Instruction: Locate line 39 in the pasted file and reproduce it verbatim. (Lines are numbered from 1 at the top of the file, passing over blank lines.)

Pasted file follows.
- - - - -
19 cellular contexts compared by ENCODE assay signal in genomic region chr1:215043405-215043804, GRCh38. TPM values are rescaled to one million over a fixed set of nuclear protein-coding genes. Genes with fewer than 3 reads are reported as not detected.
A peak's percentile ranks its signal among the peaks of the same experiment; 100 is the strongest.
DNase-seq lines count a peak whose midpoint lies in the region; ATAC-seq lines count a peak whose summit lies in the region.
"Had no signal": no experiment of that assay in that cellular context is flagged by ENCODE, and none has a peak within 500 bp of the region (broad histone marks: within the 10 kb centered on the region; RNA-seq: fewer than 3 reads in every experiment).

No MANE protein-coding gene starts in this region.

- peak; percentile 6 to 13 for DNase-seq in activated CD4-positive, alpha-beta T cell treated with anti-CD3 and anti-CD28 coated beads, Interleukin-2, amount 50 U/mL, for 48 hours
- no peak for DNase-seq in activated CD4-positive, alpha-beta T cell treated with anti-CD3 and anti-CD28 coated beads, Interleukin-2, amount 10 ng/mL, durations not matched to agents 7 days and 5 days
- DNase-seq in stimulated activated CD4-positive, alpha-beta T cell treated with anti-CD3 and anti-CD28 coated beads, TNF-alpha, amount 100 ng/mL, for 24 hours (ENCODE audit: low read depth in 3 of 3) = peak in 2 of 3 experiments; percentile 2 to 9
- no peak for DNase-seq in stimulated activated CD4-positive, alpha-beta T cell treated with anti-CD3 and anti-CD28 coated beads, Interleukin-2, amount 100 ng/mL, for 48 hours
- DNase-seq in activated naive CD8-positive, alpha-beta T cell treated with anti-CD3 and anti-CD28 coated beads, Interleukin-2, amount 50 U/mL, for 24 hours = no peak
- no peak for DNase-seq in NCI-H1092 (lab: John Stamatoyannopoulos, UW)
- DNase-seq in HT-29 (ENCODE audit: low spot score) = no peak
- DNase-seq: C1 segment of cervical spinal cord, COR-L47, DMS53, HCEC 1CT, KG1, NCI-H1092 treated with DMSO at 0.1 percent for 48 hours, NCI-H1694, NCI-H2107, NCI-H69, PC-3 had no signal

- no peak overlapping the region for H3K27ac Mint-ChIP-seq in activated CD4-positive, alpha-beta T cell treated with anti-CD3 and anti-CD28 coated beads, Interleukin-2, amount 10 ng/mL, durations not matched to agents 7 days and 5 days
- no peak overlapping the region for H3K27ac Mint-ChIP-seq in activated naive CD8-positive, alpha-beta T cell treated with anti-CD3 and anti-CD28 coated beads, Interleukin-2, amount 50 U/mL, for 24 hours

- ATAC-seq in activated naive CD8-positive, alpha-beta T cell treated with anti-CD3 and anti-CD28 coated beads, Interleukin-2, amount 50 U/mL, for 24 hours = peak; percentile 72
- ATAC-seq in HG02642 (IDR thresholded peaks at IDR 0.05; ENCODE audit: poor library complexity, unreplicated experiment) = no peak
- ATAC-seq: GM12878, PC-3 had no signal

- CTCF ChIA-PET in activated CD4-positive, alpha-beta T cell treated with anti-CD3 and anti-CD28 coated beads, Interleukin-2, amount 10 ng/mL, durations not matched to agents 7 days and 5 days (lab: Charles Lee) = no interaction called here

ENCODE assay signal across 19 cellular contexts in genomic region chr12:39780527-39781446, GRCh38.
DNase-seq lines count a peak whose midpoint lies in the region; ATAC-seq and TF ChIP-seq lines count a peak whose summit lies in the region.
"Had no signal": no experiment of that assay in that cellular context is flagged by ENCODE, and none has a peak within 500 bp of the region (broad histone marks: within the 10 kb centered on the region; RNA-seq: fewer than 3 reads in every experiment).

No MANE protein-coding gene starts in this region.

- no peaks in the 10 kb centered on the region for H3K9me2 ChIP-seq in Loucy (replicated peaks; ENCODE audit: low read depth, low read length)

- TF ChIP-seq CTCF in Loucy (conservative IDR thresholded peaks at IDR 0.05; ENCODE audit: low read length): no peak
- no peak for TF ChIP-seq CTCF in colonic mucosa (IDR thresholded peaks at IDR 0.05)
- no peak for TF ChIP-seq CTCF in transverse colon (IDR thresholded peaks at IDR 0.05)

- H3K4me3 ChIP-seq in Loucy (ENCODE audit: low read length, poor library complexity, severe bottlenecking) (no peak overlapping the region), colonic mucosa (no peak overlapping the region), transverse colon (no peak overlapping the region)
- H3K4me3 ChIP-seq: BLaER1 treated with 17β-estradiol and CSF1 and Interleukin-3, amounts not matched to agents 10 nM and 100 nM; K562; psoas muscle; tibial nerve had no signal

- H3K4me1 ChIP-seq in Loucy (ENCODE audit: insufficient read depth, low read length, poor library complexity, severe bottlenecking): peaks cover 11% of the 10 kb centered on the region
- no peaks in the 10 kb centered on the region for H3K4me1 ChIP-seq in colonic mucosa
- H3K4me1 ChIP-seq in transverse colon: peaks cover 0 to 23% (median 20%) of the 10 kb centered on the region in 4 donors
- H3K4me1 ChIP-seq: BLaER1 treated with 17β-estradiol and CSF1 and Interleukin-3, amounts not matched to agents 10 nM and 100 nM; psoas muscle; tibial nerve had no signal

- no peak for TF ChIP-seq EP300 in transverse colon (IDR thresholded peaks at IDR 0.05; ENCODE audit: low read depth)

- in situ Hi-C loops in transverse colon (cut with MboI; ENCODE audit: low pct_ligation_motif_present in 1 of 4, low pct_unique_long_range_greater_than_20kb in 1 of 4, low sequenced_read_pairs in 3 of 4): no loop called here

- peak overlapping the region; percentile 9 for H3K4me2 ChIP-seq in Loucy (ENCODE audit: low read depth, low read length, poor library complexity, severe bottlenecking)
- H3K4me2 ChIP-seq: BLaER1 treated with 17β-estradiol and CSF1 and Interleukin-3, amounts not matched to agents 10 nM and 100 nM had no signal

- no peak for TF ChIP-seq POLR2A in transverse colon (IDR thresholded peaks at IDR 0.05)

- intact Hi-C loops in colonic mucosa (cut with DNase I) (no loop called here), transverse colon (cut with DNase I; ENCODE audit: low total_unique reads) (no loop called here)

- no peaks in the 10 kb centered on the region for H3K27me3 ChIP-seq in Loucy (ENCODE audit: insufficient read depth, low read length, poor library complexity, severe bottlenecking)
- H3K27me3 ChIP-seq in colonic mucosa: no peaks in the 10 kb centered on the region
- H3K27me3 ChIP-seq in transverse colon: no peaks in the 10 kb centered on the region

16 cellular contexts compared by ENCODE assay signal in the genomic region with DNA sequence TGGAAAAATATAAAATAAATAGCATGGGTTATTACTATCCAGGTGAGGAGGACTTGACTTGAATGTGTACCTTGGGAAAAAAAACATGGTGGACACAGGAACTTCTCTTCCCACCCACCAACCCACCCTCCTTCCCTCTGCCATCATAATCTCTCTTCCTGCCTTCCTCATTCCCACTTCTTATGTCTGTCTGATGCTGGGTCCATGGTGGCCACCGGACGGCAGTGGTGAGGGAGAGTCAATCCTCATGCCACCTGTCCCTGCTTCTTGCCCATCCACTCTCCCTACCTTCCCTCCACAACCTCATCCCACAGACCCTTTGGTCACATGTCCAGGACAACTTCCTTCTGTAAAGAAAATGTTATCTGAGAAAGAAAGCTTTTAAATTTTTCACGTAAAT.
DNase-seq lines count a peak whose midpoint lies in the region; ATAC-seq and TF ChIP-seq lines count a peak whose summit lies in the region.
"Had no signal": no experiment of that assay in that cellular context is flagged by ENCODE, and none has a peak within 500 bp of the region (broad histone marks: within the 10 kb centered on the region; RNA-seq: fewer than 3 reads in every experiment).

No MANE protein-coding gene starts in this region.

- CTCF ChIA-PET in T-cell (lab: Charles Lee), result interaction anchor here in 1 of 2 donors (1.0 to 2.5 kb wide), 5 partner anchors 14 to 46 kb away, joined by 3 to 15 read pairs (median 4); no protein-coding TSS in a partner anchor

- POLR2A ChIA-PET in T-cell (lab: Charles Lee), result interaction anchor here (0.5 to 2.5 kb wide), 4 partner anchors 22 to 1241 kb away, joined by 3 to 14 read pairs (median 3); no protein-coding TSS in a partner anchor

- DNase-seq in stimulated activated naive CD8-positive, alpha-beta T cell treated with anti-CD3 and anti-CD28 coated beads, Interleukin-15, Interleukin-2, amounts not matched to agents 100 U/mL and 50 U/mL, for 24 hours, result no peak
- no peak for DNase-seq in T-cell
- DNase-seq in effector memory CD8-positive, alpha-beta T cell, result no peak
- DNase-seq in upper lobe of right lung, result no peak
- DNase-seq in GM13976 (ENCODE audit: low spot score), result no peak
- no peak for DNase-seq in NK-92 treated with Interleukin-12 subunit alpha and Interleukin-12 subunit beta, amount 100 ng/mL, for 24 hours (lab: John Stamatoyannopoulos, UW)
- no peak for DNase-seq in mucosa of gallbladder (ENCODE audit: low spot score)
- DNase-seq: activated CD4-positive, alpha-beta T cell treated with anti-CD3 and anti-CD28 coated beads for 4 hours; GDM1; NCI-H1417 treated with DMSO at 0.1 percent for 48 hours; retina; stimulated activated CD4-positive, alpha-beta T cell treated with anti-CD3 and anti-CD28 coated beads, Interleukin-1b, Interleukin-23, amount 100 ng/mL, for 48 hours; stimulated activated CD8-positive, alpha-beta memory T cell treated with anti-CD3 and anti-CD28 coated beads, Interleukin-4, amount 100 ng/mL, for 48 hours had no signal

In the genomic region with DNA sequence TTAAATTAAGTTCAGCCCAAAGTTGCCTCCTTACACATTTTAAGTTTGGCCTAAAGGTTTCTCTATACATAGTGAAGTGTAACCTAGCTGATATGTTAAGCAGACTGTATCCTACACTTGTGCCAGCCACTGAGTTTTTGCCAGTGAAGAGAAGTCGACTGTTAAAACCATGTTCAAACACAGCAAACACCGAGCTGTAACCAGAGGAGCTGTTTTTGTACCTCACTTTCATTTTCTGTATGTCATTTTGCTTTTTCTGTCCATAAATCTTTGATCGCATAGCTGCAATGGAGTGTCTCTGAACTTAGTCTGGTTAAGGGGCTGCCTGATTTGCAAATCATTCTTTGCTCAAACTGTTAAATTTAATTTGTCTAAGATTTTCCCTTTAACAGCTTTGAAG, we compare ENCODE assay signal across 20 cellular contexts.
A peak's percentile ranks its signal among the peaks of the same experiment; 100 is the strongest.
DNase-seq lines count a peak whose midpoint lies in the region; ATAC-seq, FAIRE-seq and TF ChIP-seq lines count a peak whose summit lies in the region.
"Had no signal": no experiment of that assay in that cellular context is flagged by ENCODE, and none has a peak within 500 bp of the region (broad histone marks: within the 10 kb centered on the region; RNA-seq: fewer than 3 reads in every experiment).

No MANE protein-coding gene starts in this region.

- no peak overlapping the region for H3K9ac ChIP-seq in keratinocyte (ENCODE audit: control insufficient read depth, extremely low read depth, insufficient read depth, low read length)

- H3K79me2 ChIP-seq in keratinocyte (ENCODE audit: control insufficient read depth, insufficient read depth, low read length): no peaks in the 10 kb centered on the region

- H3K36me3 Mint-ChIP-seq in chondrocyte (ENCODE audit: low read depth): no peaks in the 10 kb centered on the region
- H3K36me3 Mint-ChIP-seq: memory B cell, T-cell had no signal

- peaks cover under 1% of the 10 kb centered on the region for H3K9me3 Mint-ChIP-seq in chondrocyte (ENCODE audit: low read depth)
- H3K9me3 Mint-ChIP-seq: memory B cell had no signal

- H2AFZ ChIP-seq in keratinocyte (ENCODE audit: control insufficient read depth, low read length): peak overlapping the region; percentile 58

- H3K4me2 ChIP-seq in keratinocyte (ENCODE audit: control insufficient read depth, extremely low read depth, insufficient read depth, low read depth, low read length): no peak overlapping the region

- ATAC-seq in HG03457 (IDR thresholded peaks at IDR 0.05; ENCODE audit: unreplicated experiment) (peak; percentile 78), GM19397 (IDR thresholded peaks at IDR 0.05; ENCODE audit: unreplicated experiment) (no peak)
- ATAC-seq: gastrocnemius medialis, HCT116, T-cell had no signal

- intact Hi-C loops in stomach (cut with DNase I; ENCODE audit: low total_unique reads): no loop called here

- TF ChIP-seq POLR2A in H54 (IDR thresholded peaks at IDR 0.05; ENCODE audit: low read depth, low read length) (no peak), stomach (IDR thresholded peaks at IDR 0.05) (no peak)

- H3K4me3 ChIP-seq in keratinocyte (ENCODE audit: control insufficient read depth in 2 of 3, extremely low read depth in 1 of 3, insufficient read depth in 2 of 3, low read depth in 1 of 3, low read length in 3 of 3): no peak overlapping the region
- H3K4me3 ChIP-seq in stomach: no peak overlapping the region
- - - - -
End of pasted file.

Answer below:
- intact Hi-C loops in colonic mucosa (cut with DNase I) (no loop called here), transverse colon (cut with DNase I; ENCODE audit: low total_unique reads) (no loop called here)